TORONTO (Reuters) - Bombardier Inc and its Canadian workers who assemble turboprops and the company’s new top-of-the-line business jet have reached a new labor agreement, averting a potential strike, the company said on Sunday.
Bombardier and Unifor, the union representing more than 2,100 production and office workers, had reached a tentative deal just hours the strike deadline on Saturday. The union members ratified the agreement on Sunday, Bombardier said in a statement.
Unifor had previously said its members were looking for a three-year contract with greater job security on the company’s strong-selling Global 7500 business jet, among other demands.
The long-range jet, which is to enter service this year, is a critical part of Bombardier’s strategy to grow business aircraft revenues to $8.5 billion in 2020, up from $5 billion in 2017.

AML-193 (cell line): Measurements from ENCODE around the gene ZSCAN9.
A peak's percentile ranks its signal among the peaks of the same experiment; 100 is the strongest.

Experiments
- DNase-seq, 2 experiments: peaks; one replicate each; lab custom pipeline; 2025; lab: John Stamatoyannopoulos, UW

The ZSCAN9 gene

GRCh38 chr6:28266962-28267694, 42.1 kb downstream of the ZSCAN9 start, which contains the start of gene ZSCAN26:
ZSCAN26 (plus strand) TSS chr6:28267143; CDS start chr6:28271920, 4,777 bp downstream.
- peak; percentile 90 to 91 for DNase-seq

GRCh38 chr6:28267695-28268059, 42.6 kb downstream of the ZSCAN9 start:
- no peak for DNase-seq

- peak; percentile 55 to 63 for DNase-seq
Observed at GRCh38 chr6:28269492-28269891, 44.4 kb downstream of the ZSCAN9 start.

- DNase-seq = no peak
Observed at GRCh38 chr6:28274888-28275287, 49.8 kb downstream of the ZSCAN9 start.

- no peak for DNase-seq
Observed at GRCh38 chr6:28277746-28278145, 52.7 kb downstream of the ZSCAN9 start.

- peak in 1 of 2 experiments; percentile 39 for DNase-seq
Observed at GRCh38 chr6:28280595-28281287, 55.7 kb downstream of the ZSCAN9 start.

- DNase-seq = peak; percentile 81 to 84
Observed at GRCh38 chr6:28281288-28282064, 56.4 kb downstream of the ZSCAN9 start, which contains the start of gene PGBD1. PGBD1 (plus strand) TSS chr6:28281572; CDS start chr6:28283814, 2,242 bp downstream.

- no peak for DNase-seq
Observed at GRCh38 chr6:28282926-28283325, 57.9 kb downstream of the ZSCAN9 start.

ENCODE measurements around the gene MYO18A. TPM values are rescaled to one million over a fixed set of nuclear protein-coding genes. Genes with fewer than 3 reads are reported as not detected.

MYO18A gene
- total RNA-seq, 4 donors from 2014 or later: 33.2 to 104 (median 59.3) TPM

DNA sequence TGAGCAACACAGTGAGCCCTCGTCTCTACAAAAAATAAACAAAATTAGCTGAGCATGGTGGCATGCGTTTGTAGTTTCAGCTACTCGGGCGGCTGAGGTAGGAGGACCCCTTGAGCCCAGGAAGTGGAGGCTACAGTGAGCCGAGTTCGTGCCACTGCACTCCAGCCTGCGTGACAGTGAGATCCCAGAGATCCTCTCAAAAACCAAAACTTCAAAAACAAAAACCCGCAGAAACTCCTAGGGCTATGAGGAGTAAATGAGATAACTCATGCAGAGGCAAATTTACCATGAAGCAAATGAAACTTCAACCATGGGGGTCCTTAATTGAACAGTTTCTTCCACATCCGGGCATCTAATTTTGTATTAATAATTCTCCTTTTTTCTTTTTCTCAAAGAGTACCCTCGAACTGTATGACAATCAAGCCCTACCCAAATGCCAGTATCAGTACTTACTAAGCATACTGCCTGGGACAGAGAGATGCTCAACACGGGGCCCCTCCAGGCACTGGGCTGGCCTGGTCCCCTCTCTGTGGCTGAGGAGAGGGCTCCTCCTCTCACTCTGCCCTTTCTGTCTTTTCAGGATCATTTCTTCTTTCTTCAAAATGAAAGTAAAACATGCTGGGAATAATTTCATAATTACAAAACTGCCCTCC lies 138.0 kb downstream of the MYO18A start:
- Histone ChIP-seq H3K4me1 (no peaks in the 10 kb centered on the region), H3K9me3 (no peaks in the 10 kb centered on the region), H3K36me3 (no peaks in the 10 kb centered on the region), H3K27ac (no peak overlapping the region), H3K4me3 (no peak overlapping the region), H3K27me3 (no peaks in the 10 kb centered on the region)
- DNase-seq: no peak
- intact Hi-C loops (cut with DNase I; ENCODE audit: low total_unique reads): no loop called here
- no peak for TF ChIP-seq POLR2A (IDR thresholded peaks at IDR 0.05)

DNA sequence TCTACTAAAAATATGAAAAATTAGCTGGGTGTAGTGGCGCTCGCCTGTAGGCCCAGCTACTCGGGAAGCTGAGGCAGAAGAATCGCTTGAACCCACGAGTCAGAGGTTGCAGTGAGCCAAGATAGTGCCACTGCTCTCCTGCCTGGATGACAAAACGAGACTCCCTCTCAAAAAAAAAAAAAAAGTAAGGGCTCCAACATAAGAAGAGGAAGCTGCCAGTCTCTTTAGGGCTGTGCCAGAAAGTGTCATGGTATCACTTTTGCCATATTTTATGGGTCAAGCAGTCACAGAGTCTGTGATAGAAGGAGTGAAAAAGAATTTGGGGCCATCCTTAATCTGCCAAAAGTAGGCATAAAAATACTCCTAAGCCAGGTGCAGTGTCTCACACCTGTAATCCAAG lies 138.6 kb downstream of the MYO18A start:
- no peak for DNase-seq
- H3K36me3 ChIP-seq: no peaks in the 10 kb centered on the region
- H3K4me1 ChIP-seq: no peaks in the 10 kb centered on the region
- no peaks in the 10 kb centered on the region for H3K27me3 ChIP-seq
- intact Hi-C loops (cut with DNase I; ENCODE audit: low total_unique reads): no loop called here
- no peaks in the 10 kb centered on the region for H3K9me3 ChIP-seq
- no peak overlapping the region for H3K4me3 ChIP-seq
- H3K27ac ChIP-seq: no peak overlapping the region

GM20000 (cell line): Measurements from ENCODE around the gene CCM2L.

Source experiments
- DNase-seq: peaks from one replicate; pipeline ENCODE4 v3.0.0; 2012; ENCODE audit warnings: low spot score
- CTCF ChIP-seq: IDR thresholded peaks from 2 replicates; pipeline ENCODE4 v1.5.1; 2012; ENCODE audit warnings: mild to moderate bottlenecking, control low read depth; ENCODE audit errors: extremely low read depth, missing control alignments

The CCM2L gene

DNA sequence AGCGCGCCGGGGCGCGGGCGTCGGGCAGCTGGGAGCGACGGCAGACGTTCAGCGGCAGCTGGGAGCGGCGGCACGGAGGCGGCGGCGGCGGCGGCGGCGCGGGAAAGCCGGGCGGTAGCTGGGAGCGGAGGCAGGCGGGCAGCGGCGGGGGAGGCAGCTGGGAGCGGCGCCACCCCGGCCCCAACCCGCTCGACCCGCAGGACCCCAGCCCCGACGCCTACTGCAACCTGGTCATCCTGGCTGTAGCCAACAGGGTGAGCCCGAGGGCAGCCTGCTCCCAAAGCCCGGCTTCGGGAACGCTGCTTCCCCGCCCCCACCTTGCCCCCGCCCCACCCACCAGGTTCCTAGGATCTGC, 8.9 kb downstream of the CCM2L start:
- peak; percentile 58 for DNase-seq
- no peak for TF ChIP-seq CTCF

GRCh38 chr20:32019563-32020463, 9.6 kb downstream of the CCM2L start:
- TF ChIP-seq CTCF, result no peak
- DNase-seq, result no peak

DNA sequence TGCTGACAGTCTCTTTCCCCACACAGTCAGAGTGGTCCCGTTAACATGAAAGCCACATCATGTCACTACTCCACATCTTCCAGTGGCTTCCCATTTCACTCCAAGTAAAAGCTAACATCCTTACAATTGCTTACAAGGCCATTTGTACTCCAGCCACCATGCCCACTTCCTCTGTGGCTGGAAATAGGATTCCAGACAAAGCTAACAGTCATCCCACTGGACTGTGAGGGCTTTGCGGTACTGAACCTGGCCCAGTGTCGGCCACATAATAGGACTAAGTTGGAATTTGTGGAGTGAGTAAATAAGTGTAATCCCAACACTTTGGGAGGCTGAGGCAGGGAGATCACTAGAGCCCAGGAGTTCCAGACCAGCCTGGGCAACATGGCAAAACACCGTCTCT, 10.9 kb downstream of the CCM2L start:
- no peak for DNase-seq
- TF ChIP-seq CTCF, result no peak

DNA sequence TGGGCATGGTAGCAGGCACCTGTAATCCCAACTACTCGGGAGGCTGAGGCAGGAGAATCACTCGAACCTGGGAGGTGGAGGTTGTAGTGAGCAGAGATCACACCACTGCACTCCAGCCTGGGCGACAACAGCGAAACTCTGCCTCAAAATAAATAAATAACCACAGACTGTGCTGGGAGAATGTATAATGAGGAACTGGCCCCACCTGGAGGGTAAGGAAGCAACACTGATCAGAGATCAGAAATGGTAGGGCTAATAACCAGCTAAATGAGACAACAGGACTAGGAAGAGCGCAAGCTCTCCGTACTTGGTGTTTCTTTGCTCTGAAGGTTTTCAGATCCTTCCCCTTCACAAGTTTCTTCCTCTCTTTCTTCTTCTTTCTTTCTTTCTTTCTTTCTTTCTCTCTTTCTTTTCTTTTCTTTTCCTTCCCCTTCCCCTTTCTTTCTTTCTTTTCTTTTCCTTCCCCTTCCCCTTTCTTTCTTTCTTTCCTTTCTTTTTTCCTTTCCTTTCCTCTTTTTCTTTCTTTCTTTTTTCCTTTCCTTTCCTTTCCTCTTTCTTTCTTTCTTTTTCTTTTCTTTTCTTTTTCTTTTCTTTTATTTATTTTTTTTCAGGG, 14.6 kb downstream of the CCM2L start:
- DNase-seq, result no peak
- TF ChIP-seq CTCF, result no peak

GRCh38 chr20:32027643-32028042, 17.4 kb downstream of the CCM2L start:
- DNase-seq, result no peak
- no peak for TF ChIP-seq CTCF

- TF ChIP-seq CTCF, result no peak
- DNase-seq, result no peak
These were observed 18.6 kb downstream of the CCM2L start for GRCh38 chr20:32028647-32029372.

“The agreements we have reached are good for our employees as well as the future of aerospace manufacturing in Ontario,” said Graham Kelly, vice president, Global Operations and Toronto Site.
Union workers at Bombardier’s Downsview plant in Canada’s largest city Toronto assemble several large-cabin business jets, along with the Q400 turboprops.
The union talks follow Bombardier’s May announcement that it had agreed to sell the sprawling Downsview site, the company’s largest land asset, to a Canadian pension fund for about $635 million.
Bombardier will continue to operate from Downsview for a period of up to three years, with two optional one-year extension periods.
Reporting by Denny Thomas; Editing by Richard Chang
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